Now, predictably, Boortz and Carlson bring up the issue of models: models have to have a certain “look” in order to follow their profession. The argument goes that Jazzercise instructors have to “look” fit. First, I agree that models need to be a certain size – runway models all need to be the same size so they can all fit into the same outfits. They need to be a certain height for the clothes to hang properly, and they have to have “looks” that don’t draw people’s eyes away from the clothes. I’ll give them that. But somebody who’s otherwise a perfect “fit” who doesn’t know how to walk down a runway (say she or he doesn’t eat enough and faints halfway down the runway) isn’t going to be a model, are they? (I realize I’m grasping for straws with the model thing: I’ve never believed it takes any sort of smarts or talent to be a model, so my natural biases are showing).
Who decides what “looks” fit? There’s already a standard all instructors have to pass that shows they can successfully teach the classes. That’d be a “fit” test, right?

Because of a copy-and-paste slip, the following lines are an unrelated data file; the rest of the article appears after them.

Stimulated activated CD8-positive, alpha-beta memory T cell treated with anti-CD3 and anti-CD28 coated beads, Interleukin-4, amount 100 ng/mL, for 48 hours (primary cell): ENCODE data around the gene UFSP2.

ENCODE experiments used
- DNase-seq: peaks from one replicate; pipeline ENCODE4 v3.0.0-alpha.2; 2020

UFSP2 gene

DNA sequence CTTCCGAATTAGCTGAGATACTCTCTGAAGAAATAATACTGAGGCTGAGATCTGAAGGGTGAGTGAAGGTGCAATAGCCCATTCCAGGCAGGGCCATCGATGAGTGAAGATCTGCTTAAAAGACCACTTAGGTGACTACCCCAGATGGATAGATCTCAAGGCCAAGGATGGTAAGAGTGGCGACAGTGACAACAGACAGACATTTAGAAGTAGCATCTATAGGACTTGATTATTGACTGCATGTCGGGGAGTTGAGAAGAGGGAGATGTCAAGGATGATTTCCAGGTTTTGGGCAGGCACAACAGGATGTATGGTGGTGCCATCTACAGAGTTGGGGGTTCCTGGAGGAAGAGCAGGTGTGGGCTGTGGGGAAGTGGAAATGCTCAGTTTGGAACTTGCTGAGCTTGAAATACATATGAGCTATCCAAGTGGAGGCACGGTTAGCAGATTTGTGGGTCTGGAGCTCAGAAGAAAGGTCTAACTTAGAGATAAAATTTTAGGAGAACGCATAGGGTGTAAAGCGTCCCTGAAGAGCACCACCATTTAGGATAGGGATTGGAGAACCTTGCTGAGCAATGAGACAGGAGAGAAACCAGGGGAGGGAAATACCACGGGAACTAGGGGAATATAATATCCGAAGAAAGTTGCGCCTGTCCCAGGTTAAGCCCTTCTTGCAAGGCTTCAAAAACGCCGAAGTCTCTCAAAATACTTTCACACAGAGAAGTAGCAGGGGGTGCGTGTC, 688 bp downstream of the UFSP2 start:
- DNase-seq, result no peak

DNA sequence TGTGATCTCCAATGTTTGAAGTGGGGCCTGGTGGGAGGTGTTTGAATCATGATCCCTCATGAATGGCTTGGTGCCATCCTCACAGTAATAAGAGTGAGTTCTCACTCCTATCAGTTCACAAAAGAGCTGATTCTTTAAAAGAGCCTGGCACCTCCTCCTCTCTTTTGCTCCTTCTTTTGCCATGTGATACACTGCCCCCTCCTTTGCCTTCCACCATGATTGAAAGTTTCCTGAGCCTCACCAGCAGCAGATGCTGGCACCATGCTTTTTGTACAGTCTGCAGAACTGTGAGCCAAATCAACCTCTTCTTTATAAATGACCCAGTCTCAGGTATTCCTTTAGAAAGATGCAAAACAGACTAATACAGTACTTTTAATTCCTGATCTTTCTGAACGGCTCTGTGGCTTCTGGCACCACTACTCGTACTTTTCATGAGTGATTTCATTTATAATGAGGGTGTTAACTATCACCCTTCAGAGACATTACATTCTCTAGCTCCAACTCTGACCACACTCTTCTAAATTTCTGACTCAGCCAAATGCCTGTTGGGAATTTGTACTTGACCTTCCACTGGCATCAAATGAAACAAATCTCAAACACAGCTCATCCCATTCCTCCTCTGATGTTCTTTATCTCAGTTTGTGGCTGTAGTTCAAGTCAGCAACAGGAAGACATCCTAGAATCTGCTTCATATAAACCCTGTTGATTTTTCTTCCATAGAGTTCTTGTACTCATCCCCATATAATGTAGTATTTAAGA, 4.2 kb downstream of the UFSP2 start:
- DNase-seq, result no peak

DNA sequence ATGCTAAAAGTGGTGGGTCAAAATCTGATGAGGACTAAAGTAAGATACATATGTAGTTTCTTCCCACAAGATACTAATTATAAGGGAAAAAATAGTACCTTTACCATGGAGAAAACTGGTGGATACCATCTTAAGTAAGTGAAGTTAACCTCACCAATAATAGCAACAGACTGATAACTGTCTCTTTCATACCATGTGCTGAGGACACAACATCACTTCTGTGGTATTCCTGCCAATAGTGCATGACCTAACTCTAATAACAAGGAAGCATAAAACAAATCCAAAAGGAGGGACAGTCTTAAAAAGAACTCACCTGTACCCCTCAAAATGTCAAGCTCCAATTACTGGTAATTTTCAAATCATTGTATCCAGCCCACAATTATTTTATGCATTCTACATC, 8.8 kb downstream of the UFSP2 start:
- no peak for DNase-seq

As someone who’s been to a jazzercise franchise, I can tell you this – as a patron of such a facility, what I want to do is move around and have fun. Losing weight (at the time I went to Jazzercise, I think I was 16 or 17) was certainly a major goal for me at the time, but I realized also that just moving was good for me, and I wanted an instructor who got me through all this movement with the most fun. As a fat girl who spent most of her childhood being hounded by people of both sexes about my weight, I had (and am working to shed) a terrible fear of thin women. Thin, “hot” women were the ones who were the absolute meanest to me. They were like little devils come up from hell to torment my size. Now, of course, I realize the thin-woman backlash was so strong because I represented everything that they feared: fat; while walking around not-hungry, as many of them were. We all tend to resent those we see who aren’t playing by the rules and are somehow getting through life anyway.
So, being at Jazzercise, my favorite instructor wasn’t the thin little blond woman who looked like she’d curl her lip at me if I ever approached her, the one who looked like she went home and vomited up her lunch. No, my favorite instructor was the 200lb black woman with the cropped hair and big laugh and amazing sense of humor who looked like she could kick my ass. She was fit and tough, and most of that weight was muscle, with a good cozy layer of fat over it.
*That’s* the instructor that kept me coming back.